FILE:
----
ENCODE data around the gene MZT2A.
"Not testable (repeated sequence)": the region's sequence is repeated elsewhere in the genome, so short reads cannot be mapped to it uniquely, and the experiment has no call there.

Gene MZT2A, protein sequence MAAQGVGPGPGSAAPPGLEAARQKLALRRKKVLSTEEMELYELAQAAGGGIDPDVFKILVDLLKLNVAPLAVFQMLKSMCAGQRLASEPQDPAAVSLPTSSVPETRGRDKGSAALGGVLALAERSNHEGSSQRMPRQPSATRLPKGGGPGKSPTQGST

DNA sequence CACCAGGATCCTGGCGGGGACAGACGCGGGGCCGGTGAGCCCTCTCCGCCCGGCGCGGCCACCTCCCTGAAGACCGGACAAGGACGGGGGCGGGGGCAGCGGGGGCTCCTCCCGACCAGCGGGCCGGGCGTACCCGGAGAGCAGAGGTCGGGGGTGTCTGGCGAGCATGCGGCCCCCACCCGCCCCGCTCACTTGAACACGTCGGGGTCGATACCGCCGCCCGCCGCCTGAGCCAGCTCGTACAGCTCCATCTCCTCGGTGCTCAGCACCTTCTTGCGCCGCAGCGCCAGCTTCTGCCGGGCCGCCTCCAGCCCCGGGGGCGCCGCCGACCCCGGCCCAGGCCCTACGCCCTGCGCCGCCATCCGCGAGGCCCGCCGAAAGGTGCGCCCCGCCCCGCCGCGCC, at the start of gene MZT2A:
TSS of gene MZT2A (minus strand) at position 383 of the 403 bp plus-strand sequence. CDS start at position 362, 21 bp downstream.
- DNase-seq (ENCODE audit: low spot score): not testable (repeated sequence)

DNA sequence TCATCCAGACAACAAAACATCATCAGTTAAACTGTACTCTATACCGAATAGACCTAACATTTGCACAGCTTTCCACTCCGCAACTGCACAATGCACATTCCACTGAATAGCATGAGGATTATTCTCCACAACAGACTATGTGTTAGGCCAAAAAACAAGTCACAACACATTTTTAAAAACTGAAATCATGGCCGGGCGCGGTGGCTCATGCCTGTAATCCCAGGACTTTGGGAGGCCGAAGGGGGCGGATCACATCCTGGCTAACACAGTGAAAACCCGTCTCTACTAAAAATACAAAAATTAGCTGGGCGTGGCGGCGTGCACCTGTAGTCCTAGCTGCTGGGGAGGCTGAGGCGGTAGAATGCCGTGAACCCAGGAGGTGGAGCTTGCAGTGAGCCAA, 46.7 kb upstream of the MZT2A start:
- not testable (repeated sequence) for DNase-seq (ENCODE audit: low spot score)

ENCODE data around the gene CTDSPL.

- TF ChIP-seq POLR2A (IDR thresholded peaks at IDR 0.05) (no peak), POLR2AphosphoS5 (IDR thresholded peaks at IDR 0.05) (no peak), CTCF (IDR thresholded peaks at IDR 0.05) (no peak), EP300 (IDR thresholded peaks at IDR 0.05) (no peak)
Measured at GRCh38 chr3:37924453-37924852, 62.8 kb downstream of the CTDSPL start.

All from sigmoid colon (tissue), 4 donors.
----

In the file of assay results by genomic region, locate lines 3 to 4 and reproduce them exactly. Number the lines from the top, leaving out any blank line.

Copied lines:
Gene MZT2A, protein sequence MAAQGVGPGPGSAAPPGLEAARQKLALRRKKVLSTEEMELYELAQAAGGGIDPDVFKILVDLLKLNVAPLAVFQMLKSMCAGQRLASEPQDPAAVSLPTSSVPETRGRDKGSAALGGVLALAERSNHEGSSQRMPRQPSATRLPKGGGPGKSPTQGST

DNA sequence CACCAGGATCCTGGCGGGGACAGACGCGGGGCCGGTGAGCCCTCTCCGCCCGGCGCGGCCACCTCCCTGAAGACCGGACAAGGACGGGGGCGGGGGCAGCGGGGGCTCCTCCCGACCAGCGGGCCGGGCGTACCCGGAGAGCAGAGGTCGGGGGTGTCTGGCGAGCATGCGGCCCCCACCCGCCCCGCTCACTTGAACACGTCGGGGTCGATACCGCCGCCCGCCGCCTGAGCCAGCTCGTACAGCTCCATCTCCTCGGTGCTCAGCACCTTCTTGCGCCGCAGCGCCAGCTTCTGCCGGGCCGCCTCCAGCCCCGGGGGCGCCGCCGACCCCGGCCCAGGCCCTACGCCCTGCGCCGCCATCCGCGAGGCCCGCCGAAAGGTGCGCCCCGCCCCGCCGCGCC, at the start of gene MZT2A: